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affectedness of film) and pose. The banality of Heimerdinger’s assigned tasks turns us into the likes of scientific observers studying guinea pigs in a testing setup and, at the same time, into people watching a performance: drinking a cup of coffee, watching a film, acting waiting.

The tendency to find it hard distinguishing whether this is about a role or the authenticfacial expression and gestures of the person acting is not only strengthened by the participation of professional, experienced and prominent actors, but also (and most of all) by the fact that we are shown controlling takes in the medium of film or photography. To a degree, the staging precedes the shooting situations, even before the camera starts running; they instigate posing, and we are as practiced in wanting to detect the authentic moments in such posing as the performance should be in ideally generating this authenticity.

Leaving the Movie Theater

Roland Barthes once said of himself that he resists cinema. [1] Barthes’ preference for photography over cinema is well-known. His affection for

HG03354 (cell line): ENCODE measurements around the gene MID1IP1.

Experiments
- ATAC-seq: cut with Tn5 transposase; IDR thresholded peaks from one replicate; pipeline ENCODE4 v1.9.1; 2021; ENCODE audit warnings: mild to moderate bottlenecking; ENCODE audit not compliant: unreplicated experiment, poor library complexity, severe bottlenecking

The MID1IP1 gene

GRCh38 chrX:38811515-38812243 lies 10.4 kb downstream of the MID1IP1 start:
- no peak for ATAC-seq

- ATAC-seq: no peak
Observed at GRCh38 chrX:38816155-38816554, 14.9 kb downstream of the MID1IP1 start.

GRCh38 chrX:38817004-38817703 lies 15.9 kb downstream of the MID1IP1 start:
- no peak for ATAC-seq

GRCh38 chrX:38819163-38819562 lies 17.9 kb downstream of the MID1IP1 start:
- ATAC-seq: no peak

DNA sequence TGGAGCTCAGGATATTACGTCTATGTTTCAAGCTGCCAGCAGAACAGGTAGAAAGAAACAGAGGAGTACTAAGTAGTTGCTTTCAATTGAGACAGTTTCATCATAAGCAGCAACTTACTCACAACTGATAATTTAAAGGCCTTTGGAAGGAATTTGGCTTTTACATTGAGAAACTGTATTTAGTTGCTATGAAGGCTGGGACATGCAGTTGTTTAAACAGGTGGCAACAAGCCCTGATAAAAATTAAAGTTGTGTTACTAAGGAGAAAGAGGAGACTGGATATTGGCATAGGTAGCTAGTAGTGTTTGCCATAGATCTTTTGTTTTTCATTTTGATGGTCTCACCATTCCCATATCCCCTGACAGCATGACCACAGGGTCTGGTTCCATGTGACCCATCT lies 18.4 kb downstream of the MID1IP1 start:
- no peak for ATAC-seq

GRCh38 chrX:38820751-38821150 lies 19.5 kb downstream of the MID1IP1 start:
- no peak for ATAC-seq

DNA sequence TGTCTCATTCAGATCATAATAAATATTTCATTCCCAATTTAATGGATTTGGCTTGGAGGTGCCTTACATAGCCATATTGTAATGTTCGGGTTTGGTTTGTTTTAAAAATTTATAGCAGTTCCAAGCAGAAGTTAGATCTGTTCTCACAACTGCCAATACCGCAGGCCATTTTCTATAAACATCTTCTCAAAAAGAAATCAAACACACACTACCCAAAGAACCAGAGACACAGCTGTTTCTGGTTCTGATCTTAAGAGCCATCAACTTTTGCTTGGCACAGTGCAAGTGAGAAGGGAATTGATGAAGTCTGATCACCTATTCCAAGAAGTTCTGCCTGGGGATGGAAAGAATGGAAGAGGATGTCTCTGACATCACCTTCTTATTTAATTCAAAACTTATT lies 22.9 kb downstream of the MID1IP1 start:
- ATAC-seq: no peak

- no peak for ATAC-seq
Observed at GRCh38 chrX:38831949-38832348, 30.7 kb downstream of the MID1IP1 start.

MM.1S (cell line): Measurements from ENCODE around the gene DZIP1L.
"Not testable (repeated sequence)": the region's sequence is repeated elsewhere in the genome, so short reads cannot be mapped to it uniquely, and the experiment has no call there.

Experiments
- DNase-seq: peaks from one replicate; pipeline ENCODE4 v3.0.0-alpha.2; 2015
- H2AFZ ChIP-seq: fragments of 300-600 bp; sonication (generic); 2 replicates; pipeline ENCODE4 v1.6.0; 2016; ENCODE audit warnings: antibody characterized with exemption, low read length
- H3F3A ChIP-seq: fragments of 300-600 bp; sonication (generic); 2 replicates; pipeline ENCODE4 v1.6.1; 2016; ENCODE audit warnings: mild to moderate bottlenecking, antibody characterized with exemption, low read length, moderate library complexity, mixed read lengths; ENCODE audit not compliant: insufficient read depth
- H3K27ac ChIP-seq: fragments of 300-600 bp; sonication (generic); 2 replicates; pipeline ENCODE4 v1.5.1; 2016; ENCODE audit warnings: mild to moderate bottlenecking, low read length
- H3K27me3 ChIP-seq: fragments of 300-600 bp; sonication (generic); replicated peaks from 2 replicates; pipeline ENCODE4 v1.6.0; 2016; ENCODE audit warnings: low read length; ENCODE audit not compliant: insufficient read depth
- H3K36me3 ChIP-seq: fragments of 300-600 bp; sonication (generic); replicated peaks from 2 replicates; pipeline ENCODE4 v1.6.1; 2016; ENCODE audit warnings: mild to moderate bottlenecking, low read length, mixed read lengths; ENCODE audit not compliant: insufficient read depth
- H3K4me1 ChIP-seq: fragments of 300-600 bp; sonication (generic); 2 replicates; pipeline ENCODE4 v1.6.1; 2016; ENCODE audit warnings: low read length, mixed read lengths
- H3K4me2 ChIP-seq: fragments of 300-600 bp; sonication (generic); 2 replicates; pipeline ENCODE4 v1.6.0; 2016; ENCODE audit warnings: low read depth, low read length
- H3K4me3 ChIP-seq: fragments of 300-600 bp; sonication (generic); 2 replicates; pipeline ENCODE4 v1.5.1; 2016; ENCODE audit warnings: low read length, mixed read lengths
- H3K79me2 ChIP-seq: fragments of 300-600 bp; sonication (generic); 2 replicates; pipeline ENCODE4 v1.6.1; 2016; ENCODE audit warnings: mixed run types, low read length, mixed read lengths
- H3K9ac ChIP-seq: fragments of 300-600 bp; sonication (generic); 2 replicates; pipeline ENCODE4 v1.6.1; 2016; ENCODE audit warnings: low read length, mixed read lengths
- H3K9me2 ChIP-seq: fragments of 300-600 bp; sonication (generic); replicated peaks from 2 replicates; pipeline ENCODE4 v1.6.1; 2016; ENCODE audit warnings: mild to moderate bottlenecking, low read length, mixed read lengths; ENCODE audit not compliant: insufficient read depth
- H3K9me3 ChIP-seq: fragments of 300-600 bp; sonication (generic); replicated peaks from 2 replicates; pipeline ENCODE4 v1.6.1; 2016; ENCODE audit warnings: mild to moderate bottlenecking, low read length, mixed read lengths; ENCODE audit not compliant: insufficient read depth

photography rests on the medium’s stillness and immobility, which allows the beholder to concentrate on a (contingent) detail otherwise impossible to seize in the movement of the film’s images. For Barthes, film is a bait: «I pounce on the image like a beast pouncing on deceptively real shreds of material held out in front of it,» and «The picture holds me captive: I’m glued to the depiction, and this glue is what thanks the naturalness (the pseudo-nature) of the filmed scene.» [2] . Barthes’ way of resisting cinema is not to remove himself from the fascination of the performance/ the performed illusion, or to capture it in shades of ideological criticism or counter discourses; instead, he resists cinema by surrendering himself to the movie as well as to the movie theater. This means seeing the film and auditorium, experiencing darkness, the projector’s beam of light, the bodies of others, the hiss of the soundtrack, and, not least of all, the actors. In this sense, he ‹loves› to leave the movie theater and rise out of the film, since this stage of confusion following the screening belongs to the structural limits of cinema. Encountering cinema – with a double meaning in words, as both a welcoming

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